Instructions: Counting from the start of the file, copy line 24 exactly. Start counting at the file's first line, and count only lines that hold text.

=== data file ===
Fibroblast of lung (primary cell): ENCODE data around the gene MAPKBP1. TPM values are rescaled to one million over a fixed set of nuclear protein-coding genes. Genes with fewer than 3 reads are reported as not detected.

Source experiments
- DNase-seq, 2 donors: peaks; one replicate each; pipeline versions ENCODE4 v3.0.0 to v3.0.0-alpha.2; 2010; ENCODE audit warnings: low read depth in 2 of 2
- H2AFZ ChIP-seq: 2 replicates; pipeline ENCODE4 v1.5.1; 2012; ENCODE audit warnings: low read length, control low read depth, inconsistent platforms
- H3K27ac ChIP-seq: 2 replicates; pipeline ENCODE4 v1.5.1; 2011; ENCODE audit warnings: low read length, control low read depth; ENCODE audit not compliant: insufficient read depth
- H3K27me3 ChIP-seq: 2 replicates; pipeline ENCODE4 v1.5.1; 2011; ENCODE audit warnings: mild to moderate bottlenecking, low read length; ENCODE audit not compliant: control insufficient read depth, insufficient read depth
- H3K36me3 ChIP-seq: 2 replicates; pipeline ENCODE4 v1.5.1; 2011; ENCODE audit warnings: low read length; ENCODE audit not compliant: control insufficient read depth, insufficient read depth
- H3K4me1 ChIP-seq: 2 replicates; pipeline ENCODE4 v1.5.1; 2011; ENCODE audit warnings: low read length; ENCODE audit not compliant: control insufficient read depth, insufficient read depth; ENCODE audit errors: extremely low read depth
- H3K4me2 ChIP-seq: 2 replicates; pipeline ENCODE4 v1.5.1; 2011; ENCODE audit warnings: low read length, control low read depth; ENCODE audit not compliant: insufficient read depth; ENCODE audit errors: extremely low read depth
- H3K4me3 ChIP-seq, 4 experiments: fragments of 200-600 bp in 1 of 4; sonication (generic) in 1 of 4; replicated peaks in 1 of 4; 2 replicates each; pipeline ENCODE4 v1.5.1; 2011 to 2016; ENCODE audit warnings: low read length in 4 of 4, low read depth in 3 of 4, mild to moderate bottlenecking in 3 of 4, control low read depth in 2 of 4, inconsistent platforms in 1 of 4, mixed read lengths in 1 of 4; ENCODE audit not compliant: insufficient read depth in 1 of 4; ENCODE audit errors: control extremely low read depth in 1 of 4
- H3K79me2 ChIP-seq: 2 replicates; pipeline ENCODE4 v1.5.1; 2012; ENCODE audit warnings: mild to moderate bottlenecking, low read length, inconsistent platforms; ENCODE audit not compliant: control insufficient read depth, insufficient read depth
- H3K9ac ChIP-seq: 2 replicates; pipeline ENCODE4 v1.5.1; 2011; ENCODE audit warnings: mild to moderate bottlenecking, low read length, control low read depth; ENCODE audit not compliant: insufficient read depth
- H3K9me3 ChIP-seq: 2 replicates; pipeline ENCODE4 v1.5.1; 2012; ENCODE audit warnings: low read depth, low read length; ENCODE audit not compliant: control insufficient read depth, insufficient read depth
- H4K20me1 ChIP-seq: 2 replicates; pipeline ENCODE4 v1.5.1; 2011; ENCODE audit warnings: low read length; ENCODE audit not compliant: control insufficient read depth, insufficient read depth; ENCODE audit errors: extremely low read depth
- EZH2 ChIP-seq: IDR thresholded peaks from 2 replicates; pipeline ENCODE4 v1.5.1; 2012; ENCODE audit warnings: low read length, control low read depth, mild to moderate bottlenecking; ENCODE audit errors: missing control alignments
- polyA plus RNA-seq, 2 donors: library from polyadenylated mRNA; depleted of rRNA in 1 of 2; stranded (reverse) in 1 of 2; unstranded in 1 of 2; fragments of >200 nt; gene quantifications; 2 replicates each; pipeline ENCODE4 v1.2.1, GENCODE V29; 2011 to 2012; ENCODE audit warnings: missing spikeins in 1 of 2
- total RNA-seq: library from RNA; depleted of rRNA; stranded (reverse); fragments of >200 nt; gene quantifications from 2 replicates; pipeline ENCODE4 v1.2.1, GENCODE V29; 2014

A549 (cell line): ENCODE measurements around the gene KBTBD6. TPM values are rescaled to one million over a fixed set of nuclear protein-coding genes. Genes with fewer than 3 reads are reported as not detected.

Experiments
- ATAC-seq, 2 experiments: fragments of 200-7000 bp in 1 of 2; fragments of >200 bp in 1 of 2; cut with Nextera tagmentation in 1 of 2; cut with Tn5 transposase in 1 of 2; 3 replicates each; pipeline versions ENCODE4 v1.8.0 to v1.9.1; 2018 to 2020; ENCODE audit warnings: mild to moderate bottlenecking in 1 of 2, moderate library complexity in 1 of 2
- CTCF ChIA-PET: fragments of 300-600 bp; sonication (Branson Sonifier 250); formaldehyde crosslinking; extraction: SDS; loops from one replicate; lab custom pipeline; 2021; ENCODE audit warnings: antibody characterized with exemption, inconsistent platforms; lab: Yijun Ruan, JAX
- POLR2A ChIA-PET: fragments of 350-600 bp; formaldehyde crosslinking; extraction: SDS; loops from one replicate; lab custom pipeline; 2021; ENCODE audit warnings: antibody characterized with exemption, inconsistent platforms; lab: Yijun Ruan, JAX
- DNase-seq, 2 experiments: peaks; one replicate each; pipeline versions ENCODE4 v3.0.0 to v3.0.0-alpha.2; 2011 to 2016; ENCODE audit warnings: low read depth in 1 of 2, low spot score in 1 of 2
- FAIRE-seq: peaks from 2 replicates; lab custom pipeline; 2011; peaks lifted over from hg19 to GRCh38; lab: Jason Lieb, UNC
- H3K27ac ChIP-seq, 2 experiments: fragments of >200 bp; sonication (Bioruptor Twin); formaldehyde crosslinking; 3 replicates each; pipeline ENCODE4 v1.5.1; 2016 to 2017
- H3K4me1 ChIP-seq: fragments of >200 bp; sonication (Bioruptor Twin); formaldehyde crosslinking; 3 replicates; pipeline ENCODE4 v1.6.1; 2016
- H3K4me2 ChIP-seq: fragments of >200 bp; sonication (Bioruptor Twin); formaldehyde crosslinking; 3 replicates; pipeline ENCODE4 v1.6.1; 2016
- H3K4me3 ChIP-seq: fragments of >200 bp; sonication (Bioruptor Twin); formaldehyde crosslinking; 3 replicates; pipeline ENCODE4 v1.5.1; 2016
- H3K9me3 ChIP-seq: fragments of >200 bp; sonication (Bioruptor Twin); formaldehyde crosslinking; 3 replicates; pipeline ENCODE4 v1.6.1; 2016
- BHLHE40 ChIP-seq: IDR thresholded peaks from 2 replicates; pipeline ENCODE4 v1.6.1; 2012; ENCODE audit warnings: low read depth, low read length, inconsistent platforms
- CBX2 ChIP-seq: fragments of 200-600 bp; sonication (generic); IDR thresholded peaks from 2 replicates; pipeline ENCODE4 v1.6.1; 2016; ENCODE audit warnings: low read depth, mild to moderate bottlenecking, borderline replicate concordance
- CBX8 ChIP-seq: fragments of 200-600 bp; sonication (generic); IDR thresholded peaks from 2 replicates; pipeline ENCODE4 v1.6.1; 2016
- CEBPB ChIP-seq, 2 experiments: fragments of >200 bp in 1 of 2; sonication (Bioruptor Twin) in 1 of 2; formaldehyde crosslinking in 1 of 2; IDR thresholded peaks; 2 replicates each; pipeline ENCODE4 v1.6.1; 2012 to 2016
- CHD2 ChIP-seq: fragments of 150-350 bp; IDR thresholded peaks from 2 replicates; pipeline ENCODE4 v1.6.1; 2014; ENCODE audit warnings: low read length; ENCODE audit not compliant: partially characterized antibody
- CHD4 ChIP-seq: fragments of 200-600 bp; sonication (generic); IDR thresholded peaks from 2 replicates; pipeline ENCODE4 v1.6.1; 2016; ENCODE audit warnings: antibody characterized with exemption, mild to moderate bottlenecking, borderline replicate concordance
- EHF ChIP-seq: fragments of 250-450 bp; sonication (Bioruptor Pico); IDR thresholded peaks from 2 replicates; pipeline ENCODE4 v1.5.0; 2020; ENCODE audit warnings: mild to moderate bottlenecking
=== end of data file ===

- FAIRE-seq: peaks from 2 replicates; lab custom pipeline; 2011; peaks lifted over from hg19 to GRCh38; lab: Jason Lieb, UNC